• excessive involvement in pleasurable activities that have a high potential for painful consequences (such as unrestrained buying sprees, sexual indiscretions, or foolish business investments)
Full mania can also lead to psychosis and hallucinations. Hypomania (“little” mania) of the bipolar II has all the same symptoms, but lack psychosis and supposedly aren’t severe enough to interfere with daily life.
A couple of years ago, on another internet forum, someone postulated that he would simply love to have bipolar instead of unipolar depression, because at least then there is an upside.
We had quite the argument where I was trying to explain that “upside” really wasn’t. I don’t know if I was successful. 
It seems as though an increase in “goal-directed activity” should be a good thing, and it can be, to a point. The creative people with bipolar tend to create in this state. But, there’s a passage in An Unquiet Mind where Kay Redfield Jamison describes mania:

“There is a particular kind of pain, elation, loneliness, and terror involved in this kind of madness. When you’re high it’s tremendous. The ideas and feelings are fast and frequent like shooting stars, and you follow them until you find better and brighter ones. Shyness goes, the right words and gestures are suddenly there, the power to captivate others a felt certainty. There are interests found in uninteresting people. Sensuality is pervasive and the desire to seduce and be seduced irresistible. Feelings of ease, intensity, power, well-being, financial omnipotence, and euphoria pervade one’s marrow. But, somewhere, this changes. The fast ideas are far too fast, and there are far too many; overwhelming confusion replaces clarity. Memory goes. Humor and absorption on friends’ faces are replaced by fear and concern. Everything previously moving with the grain is now against– you are irritable, angry, frightened, uncontrollable, and enmeshed totally in the blackest caves of the mind. You never knew those caves were there. It will never end, for madness carves its own reality.” 

photo from Unprofound.com
This is what my thoughts feel like at times –
going by so fast I can’t capture one –
blurs out everything

When I look back at certain periods of my life, I can clearly see now that I was manic then.

In particular, my promiscuity screams loud and clear about being hypomanic. I know I lost a couple of good guys because of it, but for the most part, I didn’t see my one night stands as people. I assumed that men were always out for sex and I took advantage of that. Having to explain to a perfectly nice guy that you really were only using him for sex is not the most fun thing in the world. So I started sleeping with guys I didn’t like. Now, how fucked up is THAT? I haven’t dated at all since my diagnoses in Dec. 1999, so I’m certainly over that. 😛

But some other symptoms. . .

In 1991, I received about $4000 worth of back pay. It was the most money I’ve ever had at one time, and I almost couldn’t wrap my brain around having that much. In the next few weeks, I managed to spend $7000. I know SOME of what I spent it on: a stereo, a small tv, VCR, some CDs, some clothes, rented a car, luggage. Other than that? Not a clue. And now I was in debt, having written bad checks to the Exchange and to the US Government. It lead to me losing a prime assignment in the military.

While I’ve never spent to that extent again, I do sometimes still. . .  lose track of how much I’ve spent. I have bought some “fun” things (books, yarn, etc) before paying bills. When I’m thinking clearly, I don’t do that; I can budget damn well. But at times, my judgment is off.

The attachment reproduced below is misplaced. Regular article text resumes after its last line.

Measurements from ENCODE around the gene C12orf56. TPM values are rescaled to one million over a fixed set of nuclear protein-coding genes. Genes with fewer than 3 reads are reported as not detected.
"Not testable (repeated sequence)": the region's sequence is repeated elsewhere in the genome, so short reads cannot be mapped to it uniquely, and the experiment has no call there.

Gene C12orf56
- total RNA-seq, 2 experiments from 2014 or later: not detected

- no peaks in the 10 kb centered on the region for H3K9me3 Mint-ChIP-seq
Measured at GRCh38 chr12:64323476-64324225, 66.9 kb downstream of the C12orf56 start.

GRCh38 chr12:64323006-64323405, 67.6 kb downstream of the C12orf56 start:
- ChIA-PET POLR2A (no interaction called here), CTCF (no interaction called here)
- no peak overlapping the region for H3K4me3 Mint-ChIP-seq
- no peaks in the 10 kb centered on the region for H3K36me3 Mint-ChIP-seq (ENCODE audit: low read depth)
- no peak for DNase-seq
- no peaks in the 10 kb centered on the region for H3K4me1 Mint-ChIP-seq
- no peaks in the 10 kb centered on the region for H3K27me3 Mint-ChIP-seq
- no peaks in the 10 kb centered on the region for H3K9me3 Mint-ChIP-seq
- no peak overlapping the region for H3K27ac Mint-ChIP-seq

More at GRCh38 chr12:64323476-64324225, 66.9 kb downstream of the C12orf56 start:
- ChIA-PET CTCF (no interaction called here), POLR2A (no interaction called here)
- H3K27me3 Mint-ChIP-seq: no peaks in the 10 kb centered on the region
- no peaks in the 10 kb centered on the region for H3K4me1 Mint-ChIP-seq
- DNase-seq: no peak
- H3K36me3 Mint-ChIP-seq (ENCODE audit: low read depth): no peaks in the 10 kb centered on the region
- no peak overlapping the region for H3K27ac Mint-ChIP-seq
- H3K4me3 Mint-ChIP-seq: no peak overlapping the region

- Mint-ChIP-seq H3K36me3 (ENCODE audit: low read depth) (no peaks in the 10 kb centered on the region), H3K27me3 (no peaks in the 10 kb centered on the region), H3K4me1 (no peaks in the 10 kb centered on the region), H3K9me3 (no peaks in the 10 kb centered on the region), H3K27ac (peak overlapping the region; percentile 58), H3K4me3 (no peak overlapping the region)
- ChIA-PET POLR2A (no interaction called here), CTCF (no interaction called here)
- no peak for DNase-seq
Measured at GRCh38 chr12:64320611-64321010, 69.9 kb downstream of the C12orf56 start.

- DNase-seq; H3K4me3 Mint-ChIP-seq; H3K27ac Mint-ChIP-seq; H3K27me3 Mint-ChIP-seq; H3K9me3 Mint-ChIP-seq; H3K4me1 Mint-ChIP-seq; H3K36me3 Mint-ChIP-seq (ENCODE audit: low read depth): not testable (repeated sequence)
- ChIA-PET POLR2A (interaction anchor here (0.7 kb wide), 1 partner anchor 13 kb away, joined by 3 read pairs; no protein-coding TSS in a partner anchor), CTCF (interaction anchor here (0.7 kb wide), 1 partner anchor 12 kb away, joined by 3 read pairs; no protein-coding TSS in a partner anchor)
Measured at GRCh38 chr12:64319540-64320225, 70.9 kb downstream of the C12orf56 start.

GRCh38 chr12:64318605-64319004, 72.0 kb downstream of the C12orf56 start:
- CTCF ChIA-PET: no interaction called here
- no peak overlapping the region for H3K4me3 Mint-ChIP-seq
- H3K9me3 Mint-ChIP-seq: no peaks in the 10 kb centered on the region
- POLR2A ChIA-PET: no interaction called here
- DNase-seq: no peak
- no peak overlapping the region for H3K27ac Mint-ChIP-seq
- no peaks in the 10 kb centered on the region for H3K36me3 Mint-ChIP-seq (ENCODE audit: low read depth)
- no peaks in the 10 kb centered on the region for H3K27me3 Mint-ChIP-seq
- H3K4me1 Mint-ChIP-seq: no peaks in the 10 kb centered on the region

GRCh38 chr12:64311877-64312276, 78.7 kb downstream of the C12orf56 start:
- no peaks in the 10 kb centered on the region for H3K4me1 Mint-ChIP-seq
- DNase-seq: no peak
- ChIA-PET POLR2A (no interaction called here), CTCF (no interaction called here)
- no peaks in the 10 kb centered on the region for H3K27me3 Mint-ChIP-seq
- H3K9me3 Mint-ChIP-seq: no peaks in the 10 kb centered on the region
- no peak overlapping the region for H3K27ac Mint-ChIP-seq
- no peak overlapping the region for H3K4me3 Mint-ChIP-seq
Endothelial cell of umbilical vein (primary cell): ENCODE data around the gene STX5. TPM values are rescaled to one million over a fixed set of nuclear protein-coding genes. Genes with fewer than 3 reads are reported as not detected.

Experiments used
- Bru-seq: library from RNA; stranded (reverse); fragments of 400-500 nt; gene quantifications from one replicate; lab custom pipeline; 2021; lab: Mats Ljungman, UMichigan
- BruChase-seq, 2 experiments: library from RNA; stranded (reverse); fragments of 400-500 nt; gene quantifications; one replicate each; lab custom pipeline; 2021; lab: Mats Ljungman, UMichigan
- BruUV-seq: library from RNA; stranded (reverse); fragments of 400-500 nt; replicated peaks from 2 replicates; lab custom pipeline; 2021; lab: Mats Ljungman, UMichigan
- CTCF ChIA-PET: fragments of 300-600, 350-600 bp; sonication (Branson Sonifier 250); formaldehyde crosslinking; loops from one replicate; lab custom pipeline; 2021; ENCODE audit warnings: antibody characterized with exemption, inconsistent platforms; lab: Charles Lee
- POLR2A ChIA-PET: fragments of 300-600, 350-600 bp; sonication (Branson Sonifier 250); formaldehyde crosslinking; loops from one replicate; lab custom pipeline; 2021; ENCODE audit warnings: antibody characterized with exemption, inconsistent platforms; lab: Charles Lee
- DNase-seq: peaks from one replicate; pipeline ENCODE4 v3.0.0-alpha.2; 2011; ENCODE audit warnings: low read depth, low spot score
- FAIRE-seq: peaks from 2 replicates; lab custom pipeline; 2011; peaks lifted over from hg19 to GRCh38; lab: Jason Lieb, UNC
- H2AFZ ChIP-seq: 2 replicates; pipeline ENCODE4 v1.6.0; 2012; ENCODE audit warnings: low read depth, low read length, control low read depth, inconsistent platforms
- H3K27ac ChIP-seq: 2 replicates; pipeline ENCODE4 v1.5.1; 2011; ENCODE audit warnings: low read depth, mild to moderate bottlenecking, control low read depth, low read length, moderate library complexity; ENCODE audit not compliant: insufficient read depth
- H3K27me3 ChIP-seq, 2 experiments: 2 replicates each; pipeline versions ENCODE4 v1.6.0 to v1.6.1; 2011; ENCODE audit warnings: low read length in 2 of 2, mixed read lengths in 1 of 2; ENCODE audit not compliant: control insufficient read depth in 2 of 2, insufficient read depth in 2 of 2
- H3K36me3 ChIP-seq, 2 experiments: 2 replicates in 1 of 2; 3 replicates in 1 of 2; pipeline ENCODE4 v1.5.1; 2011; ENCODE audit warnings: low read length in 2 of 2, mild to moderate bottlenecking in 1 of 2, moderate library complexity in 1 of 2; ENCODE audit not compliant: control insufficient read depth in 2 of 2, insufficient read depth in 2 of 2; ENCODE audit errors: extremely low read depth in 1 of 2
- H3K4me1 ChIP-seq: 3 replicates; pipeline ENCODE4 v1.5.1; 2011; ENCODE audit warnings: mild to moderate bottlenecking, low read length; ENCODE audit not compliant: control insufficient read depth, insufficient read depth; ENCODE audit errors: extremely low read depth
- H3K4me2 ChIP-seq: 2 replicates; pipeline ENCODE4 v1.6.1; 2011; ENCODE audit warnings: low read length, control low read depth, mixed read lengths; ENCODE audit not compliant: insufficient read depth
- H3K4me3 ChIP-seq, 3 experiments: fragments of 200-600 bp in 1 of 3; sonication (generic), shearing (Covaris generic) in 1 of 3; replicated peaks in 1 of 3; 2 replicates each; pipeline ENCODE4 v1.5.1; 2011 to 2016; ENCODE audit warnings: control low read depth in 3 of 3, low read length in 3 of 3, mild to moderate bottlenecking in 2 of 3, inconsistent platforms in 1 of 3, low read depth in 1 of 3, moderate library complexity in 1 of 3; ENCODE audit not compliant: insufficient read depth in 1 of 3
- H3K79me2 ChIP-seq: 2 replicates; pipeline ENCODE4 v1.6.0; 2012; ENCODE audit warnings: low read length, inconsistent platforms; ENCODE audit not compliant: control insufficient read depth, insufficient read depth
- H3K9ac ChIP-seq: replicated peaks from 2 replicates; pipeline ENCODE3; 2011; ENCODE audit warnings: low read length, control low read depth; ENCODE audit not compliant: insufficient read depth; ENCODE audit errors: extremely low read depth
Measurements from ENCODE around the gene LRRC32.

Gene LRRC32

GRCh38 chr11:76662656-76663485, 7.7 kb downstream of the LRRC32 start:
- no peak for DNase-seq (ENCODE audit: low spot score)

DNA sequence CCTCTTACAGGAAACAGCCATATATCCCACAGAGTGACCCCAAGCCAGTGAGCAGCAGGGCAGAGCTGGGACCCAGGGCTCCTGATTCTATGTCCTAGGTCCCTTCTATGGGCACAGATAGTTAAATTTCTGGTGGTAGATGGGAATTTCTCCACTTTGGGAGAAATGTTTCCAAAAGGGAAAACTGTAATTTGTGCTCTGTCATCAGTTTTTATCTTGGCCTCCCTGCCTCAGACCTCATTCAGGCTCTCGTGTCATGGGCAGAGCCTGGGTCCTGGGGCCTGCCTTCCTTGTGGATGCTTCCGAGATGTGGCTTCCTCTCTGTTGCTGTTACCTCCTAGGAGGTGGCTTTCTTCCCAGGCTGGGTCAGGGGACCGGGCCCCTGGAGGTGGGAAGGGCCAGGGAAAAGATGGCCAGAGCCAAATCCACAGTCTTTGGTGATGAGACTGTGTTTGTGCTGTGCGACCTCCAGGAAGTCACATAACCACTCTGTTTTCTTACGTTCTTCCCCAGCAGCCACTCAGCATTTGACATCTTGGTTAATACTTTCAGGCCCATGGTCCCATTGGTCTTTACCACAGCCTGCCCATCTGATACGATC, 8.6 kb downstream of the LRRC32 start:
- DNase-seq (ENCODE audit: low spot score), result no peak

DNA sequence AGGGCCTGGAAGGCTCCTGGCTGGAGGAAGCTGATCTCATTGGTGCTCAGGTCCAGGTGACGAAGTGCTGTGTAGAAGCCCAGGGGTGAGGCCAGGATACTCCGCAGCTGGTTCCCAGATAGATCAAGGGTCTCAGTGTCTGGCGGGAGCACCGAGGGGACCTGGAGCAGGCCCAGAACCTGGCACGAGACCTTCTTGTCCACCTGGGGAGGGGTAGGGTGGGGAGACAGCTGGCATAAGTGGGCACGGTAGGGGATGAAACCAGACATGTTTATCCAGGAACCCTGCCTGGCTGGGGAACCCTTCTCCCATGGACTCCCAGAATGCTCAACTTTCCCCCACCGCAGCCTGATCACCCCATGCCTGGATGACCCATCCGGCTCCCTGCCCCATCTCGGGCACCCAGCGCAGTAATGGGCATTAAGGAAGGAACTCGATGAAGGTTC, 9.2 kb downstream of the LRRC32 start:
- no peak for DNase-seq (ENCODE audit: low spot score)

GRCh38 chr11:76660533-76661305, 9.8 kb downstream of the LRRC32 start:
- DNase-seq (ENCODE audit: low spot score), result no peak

Talking. Gods, the talking.

Recently, C told me that one of the parents at TKD commented that I tell everybody everything (i.e. too much) about my life.

The thing is, I know I do it. I know people don’t want to hear this shit. But I can’t STOP. If I’m feeling social, I talk and talk and talk and talk. I take over conversations. I get the “teacher voice” and sound like an authority on everything. Hell, I think I AM an authority on everything.

And I can hear myself doing it.

And I can’t stop.

I talk so fast people don’t understand what I’m saying. I have been somewhat successful in consciously slowing down my speech at times, but if I don’t concentrate very hard, I lose that. And LOUD. My voice will carry across a room.

That may seem like a small thing, talking too much. But it can be socially devastating. Who wants to be around the loudmouth that takes over all the conversations and/or makes them all about her? Who wants to be around the parent who does that?

I’m not like that all the time, but when I’m not, social interactions are . . .  difficult. For one thing, I’m embarrassed about how I act when hypo-manic. I’ve become more and more withdrawn over the years.

There was a day last week where I was awake for approximately 41 hours. I dozed for about 10-15 minutes at a time at various times, but never really reached sleep. And it took medication to get me to sleep even after that. By the time I took the meds, I could not concentrate on anything for more than 2-3 minutes. I felt. .  . floaty, disconnected from my body, light-headed. Luckily, I have medication to do this (with my doctor’s knowledge and blessing). If I was still unaware that this is a danger sign or didn’t have the medication, it could have lead to some bad stuff.

Oh, my home would probably be a little cleaner, and maybe I would have a few more things written, but one thing about mania that I think doesn’t get enough press is irritability.

I have a very short fuse when manic. C is good about pointing out to me, “Why are you shouting at me?” when I don’t even realize I’m shouting. I can be very grumpy while at the same time feeling free enough to do whatever the hell I please.

It’s a love/hate relationship with the mania. I *do* get more accomplished. I do start things when in this phase. I get a lot of great ideas. This is also the time when I say, “Fuck it!” and take chances, do new things, go places I’ve never been and so on.

It can be fun. But it can also be just as destructive as the depressive side.

Oracle Card Reading for May 5-May 11